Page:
Domain Rules

I need some domain rules. I’ve been steered toward the AD&D Birthright materials, since it seems like D&D has kind of flaked on domain rules since Rules Cyclopedia.

The rules need to be based on the same stuff I have now, though. I could make up rules where a Curtain Wall has 40 Structural Points and a Large Square Tower can hold 3 Room Spaces, but I’d rather not have a whole extra layer of rules that doesn’t come into play most of the time. That might be where I eventually go, but I’d rather just treat strongholds and villages and peasants and armies the same way I treat stone walls and thatch huts and NPCs. No new rules-layer, no new objects and modifiers and stuff, just larger numbers of the same old toys we’ve been playing with all this time.

The important thing is that we be able to abstract it out easily for when the player wants to have a domain but doesn’t want the nitty-gritty of running it, and let the player descend into those details as much as he wants to.

That said, I need some specific encounter tables. There needs to be tables for Nature, Diplomacy, Economy, and Monsters. I chose these because they seemed like they would overall cover the range of events I want to have happen to a domain. A village is the “character” here, who encounters things, except that the village is stationary and things that it encounters must come to it. Because it stays in the same place all the time, encounters that affect it can include things that a normal adventuring group wouldn’t really notice, such as droughts and such.

When creating these tables I need to make sure to not make the neighborhood go crazy every month (or season, or whatever). Mainly they’re there so that nothing can be taken for granted, things are a little more interesting, and if the PCs want to hole up making magic items for six months something might still happen.

Any or all of these tables could be ignored, for example, there isn’t opportunity for diplomacy if you’re off in the wilderness. Although the local intelligent forest creatures might practice some form of diplomacy …

In order for these to work, I need to have a list of nearby other actors. These might be other domains, or might be monster lairs, or dungeons, or whatever. These should be listed such that you can roll on the list to select one. If there are 7 actors nearby, just roll d8 and reroll 8s, that sort of thing.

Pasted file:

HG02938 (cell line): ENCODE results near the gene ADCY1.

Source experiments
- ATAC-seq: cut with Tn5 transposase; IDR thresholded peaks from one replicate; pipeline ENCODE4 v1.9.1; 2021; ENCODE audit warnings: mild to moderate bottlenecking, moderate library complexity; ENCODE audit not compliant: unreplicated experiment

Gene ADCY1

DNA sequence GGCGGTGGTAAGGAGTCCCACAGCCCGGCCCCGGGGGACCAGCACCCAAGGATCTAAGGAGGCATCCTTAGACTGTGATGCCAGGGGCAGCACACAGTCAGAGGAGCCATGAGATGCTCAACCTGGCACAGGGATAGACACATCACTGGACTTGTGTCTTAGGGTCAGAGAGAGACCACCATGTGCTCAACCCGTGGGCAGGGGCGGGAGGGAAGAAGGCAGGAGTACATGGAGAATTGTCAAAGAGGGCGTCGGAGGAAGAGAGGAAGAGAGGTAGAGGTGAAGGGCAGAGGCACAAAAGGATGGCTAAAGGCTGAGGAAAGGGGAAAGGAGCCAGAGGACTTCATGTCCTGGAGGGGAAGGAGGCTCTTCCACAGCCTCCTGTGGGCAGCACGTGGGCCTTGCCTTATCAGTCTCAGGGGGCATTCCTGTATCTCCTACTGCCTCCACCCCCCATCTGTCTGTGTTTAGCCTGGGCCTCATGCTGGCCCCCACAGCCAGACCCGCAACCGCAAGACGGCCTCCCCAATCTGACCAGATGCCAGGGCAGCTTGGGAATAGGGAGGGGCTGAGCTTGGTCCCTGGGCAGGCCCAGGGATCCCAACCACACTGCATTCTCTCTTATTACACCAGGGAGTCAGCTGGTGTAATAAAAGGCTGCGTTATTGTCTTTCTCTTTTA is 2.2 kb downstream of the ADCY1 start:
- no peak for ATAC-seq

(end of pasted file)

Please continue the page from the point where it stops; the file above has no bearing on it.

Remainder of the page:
We assume at the start that the domain includes an area that is set aside for the lord, and other areas that are for the villagers. We can call the lord’s area the Stronghold. The other areas are the Village.

The taxes raised by the lord come in the form of goods and services (food, animals, leather, repair work) which upkeep the Stronghold and the lord’s retainers. One family of villagers can support one retainer. The monthly upkeep cost for retainers is

6 SP food
12 SP beer or wine
1 SP equipment repair
1 SP firewood
20 SP total (2 GP the way I count it)

I would count a dog as a quarter man, a horse as four men. Remember this is just the extra cost if you want more retainers than your Village can support. If you have fewer retainers, you get the extra 2 GP in extra food and such (not money). You can also count it like this: with 10 Village families, you get 20 GP in goods and services. Decide what you’re going to do with that. A retainer costs 2 GP to support, a dog costs 5 SP, and a horse costs 8 GP.

Taxes also come in the form of money, but this is a smaller amount, only 5 SP per family per month. This money is almost always in copper coins.

Taxes also come in the form of labor, repairing the Stronghold and maintaining the Stronghold lands. The fact that Villagers maintain their own houses, sheds, fences, etc. is of value to the lord because he still owns all that land and everything on it.